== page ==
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Going anonymous for this one...

Like you, I was on the market for a while. I had been able to land several postdoc positions in succession and because I was in Europe this was more common than in the US and so not a big deal. Still, going into my third postdoc position I knew I should try to find something permanent (also, moving around so much was not good for our family's wellbeing). It really dawned on me something was wrong with my materials when I gave a talk at a conference in England, and the faculty members there were wildly enthusiastic. One of them asked why I didn't apply for a faculty position they recently had. But I had applied! And like my other applications, I didn't even get on the longlist (in spite of a good CV, of course, many people have good CVs).
That's when I knew my materials must be lacking. So, I enlisted Kelsky. Her personality was indeed somewhat unpleasant to work with, but I think she did a great job showing me where my materials go wrong, getting a better sense of the US market too. I started landing interviews, and soon (also using her interview intervention) a tenure track job in Europe.
Looking back on her services, I do think it's worth people who have no mentoring or help at all with these things can get benefit from them. This is just speaking from personal experience. However, her help is not tailored to specific disciplines (she has a clear template, which you can also find in her book, and you end up with decent though cookie-cutter materials following them). If you do have a good placement director their help will likely be more valuable as it will be specific to philosophy, e.g., what journals help for CV building, who to solicit letters from outside of one's department, etc etc.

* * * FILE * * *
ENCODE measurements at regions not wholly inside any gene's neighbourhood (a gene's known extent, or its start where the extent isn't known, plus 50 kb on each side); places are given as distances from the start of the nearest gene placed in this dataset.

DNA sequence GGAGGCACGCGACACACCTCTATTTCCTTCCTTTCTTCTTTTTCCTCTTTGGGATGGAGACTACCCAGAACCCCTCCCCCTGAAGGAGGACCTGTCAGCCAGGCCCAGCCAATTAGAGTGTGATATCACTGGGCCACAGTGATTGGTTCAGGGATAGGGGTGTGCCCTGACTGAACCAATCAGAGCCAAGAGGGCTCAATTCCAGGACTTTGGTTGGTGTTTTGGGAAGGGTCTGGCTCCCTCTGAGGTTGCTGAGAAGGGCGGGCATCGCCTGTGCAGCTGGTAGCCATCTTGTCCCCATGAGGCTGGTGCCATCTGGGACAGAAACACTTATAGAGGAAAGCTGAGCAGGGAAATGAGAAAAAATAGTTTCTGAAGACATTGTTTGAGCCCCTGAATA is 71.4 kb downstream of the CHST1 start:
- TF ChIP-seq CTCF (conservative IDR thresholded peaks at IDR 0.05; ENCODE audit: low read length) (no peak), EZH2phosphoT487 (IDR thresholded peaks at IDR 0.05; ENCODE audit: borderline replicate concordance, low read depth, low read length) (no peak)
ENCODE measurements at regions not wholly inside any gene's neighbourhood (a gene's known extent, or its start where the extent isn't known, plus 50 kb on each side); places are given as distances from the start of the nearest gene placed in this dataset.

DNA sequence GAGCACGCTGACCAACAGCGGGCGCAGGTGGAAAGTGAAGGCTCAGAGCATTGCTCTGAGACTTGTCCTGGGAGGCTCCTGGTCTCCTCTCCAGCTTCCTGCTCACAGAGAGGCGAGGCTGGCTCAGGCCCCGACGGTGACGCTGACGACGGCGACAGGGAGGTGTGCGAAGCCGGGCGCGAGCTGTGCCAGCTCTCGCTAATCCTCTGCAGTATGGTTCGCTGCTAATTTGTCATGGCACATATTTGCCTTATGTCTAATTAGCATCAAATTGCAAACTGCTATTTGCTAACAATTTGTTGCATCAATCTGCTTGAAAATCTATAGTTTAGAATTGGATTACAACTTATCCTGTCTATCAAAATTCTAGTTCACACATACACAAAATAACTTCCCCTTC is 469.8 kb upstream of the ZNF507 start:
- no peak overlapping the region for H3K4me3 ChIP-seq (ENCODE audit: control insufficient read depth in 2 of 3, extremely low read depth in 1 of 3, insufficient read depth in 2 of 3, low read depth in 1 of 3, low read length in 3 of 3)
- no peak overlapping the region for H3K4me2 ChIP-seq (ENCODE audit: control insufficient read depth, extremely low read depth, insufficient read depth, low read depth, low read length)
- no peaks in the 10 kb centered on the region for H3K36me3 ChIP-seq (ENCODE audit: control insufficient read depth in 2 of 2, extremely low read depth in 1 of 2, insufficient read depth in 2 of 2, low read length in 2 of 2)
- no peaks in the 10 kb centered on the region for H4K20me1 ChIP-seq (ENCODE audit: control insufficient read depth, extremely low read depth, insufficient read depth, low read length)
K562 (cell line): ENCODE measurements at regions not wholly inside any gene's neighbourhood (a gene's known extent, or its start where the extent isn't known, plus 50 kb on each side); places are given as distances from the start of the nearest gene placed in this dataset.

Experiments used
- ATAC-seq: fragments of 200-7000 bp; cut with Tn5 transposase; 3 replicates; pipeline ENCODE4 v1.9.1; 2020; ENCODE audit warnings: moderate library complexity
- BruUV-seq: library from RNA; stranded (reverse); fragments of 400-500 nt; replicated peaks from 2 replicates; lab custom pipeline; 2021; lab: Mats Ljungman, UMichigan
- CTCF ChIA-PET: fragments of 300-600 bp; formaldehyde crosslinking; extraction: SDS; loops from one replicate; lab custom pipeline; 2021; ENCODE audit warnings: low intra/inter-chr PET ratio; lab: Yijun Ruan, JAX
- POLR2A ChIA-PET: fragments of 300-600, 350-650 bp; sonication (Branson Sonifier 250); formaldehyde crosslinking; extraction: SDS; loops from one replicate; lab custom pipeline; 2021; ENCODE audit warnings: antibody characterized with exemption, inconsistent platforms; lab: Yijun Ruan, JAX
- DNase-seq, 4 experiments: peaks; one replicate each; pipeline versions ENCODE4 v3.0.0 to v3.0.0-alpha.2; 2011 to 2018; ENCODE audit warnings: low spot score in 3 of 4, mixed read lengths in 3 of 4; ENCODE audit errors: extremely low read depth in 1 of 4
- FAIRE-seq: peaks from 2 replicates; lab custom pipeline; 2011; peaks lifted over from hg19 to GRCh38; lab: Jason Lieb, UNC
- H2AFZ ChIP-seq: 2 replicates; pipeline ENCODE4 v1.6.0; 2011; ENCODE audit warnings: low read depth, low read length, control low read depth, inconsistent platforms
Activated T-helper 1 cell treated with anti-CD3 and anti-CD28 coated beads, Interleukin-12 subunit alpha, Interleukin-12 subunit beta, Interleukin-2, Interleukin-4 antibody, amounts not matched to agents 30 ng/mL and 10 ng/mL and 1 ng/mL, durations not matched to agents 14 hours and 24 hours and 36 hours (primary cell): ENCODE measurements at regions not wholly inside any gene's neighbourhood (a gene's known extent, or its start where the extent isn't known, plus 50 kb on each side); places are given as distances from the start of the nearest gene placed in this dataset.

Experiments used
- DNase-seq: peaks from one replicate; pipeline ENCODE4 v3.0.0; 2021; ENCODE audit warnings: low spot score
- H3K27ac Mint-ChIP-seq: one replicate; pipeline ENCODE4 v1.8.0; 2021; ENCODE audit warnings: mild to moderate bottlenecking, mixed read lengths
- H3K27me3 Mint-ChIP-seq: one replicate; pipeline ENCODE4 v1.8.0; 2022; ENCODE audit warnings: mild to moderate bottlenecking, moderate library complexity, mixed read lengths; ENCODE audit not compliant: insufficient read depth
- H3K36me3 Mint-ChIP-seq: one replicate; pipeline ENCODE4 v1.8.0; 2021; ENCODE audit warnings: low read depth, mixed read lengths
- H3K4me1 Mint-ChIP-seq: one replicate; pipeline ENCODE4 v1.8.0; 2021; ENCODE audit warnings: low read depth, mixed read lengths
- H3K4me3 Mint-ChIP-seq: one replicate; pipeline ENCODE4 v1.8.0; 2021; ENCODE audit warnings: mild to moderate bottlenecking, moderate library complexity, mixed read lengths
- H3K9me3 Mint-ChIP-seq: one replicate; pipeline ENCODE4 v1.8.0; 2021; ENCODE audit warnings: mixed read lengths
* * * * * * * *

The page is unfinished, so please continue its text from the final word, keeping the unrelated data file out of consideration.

Shane Wilkins

Hi Marcus,

I'm responding to the "resources for getting a non-academic job" part of the post.

First, the APA's Non-Academic Careers Committee has been creating content for our new website (which will replace the old Beyond Academia guide in pdf). This should begin rolling out before Christmas. Initially the content will be fairly small, but the website will give us a platform to continue to build upon.

Second, there are a number of good resources about a non-academic career search available online now. You can get good advice about informational interviewing, networking, making a resume, and other really fantastic content over at ImaginePhD.com.

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